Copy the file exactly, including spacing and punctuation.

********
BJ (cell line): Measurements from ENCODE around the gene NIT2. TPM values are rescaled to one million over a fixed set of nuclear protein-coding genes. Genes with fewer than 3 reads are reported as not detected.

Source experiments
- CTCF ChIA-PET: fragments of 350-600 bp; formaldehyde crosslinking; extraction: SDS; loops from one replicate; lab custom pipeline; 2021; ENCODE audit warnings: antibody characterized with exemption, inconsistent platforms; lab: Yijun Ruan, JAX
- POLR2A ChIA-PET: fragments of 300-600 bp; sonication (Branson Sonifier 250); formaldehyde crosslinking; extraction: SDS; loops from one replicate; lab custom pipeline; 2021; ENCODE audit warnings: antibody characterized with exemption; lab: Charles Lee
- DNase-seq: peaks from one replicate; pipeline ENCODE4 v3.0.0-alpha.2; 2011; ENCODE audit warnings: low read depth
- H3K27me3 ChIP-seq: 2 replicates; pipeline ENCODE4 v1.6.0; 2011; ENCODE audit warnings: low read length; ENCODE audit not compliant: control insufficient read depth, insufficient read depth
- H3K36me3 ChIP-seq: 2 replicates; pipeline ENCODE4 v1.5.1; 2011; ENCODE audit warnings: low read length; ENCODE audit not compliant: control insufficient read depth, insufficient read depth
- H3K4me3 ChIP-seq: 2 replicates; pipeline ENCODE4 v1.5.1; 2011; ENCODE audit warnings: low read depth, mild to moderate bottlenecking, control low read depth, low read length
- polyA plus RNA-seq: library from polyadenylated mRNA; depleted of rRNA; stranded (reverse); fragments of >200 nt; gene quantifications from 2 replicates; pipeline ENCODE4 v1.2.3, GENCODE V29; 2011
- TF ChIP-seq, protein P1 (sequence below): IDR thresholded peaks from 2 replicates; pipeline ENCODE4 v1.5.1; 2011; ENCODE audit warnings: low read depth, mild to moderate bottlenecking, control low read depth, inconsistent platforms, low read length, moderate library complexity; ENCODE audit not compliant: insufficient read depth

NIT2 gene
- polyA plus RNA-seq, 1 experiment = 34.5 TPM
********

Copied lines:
BJ (cell line): Measurements from ENCODE around the gene NIT2. TPM values are rescaled to one million over a fixed set of nuclear protein-coding genes. Genes with fewer than 3 reads are reported as not detected.

Source experiments
- CTCF ChIA-PET: fragments of 350-600 bp; formaldehyde crosslinking; extraction: SDS; loops from one replicate; lab custom pipeline; 2021; ENCODE audit warnings: antibody characterized with exemption, inconsistent platforms; lab: Yijun Ruan, JAX
- POLR2A ChIA-PET: fragments of 300-600 bp; sonication (Branson Sonifier 250); formaldehyde crosslinking; extraction: SDS; loops from one replicate; lab custom pipeline; 2021; ENCODE audit warnings: antibody characterized with exemption; lab: Charles Lee
- DNase-seq: peaks from one replicate; pipeline ENCODE4 v3.0.0-alpha.2; 2011; ENCODE audit warnings: low read depth
- H3K27me3 ChIP-seq: 2 replicates; pipeline ENCODE4 v1.6.0; 2011; ENCODE audit warnings: low read length; ENCODE audit not compliant: control insufficient read depth, insufficient read depth
- H3K36me3 ChIP-seq: 2 replicates; pipeline ENCODE4 v1.5.1; 2011; ENCODE audit warnings: low read length; ENCODE audit not compliant: control insufficient read depth, insufficient read depth
- H3K4me3 ChIP-seq: 2 replicates; pipeline ENCODE4 v1.5.1; 2011; ENCODE audit warnings: low read depth, mild to moderate bottlenecking, control low read depth, low read length
- polyA plus RNA-seq: library from polyadenylated mRNA; depleted of rRNA; stranded (reverse); fragments of >200 nt; gene quantifications from 2 replicates; pipeline ENCODE4 v1.2.3, GENCODE V29; 2011
- TF ChIP-seq, protein P1 (sequence below): IDR thresholded peaks from 2 replicates; pipeline ENCODE4 v1.5.1; 2011; ENCODE audit warnings: low read depth, mild to moderate bottlenecking, control low read depth, inconsistent platforms, low read length, moderate library complexity; ENCODE audit not compliant: insufficient read depth

NIT2 gene
- polyA plus RNA-seq, 1 experiment = 34.5 TPM